The loop of water in front of the room demands one’s daintiest breaststroke so dutifully, I swan past (‘spy on’) some fancy-looking VIP villas – where the leopard-print suitcases are no doubt being unpacked – then float to the main lagoon corridor. Under an arched footbridge, two muscular men in their 20s challenge each other to chin-ups.
The sun projects dappled shadows on the lagoon floor and I idle past the buff club towards the apple of my eye: the swim-up bar. A little like the resort itself, it’s unashamedly cheesy… but irresistible.
Here, loved-up couples press foreheads and minted cocktail tumblers together. Five ladies gossip beneath cowgirl hats. “Look daddy, everything’s turning to sand!” calls a tiny girl from the beach-end of the lagoon. It’s fringed with deckchairs, baby palm trees and, yes, real sand.
Leap-frogging onto a submerged bar stool, I order a Pimm’s and lemonade, delight in its cucumber-slice accessories, and return to my deck. Any reminder that I’m in Darwin or in a casino complex – humidity, horsey headlines, high heels, high rollers – dissolves with the afternoon light.
For a second I place myself on SKYCITY’s executive board. It’s my turn to present. “Gentlemen, ladies, we’ve pitched the resort all wrong. It’s not about casino clientele.”
Forget the jazz hands. This place is an escape. A little oasis for families, couples and friends. In a word: it’s about the lagoon – and a luxurious, not an obnoxious, one at that.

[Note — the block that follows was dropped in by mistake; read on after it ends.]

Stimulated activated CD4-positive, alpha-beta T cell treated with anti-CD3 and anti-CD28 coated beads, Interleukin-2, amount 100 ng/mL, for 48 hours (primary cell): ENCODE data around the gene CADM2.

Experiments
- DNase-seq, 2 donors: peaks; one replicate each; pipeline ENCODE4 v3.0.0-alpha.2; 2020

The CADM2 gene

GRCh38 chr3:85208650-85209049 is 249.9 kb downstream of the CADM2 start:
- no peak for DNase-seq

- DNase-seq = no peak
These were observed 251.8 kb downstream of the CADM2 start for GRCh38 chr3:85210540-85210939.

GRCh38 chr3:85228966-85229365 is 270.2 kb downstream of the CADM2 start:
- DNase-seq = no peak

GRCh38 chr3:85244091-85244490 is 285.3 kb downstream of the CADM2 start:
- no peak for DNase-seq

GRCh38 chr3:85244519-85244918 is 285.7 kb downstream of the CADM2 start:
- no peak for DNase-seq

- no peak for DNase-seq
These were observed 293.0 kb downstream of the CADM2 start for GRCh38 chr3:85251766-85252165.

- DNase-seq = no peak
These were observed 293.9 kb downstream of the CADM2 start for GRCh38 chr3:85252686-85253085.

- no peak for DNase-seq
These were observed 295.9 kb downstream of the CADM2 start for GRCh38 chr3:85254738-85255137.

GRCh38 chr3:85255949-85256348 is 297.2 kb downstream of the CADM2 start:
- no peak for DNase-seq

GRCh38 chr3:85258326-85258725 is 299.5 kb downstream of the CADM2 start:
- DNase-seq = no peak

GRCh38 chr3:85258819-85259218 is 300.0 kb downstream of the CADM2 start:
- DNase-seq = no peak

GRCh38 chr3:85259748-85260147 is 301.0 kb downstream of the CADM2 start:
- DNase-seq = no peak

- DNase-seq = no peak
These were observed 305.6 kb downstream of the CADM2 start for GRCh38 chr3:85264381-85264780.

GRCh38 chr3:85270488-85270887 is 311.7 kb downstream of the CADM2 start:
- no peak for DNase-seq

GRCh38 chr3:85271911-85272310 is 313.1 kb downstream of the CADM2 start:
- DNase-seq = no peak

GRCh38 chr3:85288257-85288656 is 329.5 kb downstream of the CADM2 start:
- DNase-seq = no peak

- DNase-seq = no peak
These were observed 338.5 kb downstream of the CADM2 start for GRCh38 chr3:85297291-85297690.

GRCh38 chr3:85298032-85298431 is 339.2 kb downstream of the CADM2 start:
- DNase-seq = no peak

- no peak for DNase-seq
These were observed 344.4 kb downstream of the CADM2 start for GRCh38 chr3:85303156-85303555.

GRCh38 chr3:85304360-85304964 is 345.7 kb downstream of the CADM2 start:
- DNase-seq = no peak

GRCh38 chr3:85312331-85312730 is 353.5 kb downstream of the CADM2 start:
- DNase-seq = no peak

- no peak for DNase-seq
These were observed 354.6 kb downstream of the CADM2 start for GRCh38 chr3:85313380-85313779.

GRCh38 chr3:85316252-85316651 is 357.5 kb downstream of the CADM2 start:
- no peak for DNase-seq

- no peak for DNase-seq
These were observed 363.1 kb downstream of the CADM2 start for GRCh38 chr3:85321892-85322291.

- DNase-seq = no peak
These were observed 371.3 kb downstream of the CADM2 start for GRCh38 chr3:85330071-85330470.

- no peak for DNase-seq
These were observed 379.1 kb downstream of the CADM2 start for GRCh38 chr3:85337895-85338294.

A mini-world of beachy serenity, without beach gaudiness. If you’re in town to see Darwin though, this really is a resort – albeit a small one – so you may want to stay closer to the city and hence, save pennies.
14.5: good, close to great.
The breezy resort restaurant, Cove, and adjoining Endota day spa. Satisfied nods to the calamari and hand-cut chips in blue cheese aioli, as well as to the spa’s one-hour facial, which included a foot, head and shoulder massage.
The room’s air-conditioning failing irreparably during Darwin’s sweatiest season, just before bedtime (though the overhead fan was a fairly good substitute).
Gilruth Avenue, Mindil Beach, Darwin.
3km from Darwin CBD.
08 8943 8888; skycitydarwin.com.au
Suite swims: Other swim-out rooms
Pullman Sea Temple Resort & Spa, Port Douglas
Located on secluded beachfront in tropical North Queensland, the Pullman Sea Temple Resort & Spa is all about the pool. The two and three bedroom apartments have a swim-out design where you can step off your balcony into the adjacent lagoon pool.
From $509 per night including breakfast.
Noted as Australia’s most awarded five-star resort, Hayman offers a unique, truly beautiful hideaway. It prides itself on being the ultimate beachside gateway to the Great Barrier Reef. Pool access rooms allow guests to enter the resort pool from their private balcony.
From $670 per night including breakfast.
Oaks Pacific Blue Resort, Salamander Bay
Located in beautiful Port Stephens, the Oaks Pacific Blue Resort is a great little family getaway – and not least because the pool is literally at your doorstep.
The resort’s studio, one- and two-bedroom swimout apartments have complete pool access for the kids to plunge in and out as they please.
From $229 per night, room only.